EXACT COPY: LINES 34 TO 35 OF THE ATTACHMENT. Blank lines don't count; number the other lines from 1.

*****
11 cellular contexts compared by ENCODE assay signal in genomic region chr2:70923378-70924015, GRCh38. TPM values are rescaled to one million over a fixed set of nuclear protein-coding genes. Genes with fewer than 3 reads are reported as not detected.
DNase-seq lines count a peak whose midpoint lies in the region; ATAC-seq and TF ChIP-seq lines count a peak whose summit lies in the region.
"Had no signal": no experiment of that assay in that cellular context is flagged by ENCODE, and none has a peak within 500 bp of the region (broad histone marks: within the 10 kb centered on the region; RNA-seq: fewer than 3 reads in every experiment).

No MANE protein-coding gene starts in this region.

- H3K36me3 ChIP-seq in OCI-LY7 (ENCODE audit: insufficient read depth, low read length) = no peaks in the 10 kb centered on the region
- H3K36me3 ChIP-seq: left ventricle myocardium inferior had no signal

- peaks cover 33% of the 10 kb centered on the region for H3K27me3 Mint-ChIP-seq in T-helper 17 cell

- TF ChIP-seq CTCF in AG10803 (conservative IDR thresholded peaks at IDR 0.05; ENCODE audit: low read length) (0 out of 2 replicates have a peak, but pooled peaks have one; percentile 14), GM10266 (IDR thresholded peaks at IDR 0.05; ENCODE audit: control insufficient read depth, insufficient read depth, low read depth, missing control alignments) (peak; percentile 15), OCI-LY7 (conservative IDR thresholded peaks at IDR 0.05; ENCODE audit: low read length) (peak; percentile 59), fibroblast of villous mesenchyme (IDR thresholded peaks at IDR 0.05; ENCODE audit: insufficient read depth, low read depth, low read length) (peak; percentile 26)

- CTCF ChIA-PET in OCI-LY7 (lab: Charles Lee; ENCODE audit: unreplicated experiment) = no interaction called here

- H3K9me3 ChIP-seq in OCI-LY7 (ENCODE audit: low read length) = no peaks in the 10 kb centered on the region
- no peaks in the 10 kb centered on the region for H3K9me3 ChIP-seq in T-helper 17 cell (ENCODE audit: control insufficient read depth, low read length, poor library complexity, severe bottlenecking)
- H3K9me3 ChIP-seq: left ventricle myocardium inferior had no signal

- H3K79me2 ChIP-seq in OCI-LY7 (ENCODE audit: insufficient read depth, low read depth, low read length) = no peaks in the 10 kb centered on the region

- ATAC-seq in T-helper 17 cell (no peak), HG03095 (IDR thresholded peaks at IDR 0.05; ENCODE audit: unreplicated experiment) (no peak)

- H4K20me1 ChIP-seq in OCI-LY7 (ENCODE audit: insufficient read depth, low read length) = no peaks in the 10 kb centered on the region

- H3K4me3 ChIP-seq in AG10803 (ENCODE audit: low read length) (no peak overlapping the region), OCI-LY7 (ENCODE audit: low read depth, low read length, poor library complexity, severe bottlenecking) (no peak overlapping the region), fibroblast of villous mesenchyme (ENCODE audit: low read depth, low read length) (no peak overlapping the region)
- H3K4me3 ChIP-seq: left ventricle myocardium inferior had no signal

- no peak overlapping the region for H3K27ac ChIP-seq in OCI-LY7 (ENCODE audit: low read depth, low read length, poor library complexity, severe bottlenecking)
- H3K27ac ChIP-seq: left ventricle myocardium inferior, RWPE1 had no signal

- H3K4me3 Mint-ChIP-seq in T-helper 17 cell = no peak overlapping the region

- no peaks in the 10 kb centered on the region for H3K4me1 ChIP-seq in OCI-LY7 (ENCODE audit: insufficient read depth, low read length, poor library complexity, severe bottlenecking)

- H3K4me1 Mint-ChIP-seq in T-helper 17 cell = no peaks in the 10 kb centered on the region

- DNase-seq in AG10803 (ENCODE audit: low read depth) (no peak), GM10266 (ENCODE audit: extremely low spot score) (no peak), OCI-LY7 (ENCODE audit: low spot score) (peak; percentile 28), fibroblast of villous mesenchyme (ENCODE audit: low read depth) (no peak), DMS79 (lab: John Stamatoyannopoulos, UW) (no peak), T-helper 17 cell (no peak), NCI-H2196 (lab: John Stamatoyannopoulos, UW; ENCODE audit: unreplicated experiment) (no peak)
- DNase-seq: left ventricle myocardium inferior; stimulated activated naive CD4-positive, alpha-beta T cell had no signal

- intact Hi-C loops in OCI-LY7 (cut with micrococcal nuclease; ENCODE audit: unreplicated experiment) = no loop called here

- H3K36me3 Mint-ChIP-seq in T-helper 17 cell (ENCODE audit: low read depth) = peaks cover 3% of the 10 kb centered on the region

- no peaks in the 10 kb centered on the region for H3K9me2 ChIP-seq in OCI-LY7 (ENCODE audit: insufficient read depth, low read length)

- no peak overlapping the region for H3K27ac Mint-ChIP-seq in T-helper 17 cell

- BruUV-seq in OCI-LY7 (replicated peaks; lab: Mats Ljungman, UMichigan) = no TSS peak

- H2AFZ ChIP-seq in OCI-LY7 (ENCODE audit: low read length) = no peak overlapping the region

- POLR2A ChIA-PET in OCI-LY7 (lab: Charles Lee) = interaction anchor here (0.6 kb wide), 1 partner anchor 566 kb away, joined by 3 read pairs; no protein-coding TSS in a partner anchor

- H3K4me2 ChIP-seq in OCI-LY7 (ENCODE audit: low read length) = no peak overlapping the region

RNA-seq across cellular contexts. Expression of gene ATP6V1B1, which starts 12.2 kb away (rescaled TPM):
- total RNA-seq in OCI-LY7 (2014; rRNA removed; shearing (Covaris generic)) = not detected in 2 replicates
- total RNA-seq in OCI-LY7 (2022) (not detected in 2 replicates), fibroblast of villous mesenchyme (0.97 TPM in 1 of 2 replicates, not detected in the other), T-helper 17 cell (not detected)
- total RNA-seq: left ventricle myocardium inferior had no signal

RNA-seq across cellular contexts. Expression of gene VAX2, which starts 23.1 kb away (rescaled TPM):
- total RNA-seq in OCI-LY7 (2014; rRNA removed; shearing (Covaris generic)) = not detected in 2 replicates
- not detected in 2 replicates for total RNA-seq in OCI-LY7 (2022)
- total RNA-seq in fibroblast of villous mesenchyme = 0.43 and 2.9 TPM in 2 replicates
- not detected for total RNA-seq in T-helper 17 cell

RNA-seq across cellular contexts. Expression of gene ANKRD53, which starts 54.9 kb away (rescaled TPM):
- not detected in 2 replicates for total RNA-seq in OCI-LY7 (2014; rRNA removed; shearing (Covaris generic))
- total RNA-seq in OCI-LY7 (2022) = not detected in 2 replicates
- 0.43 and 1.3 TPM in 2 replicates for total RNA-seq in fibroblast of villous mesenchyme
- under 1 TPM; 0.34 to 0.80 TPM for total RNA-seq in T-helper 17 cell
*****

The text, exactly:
- total RNA-seq in OCI-LY7 (2014; rRNA removed; shearing (Covaris generic)) = not detected in 2 replicates
- total RNA-seq in OCI-LY7 (2022) (not detected in 2 replicates), fibroblast of villous mesenchyme (0.97 TPM in 1 of 2 replicates, not detected in the other), T-helper 17 cell (not detected)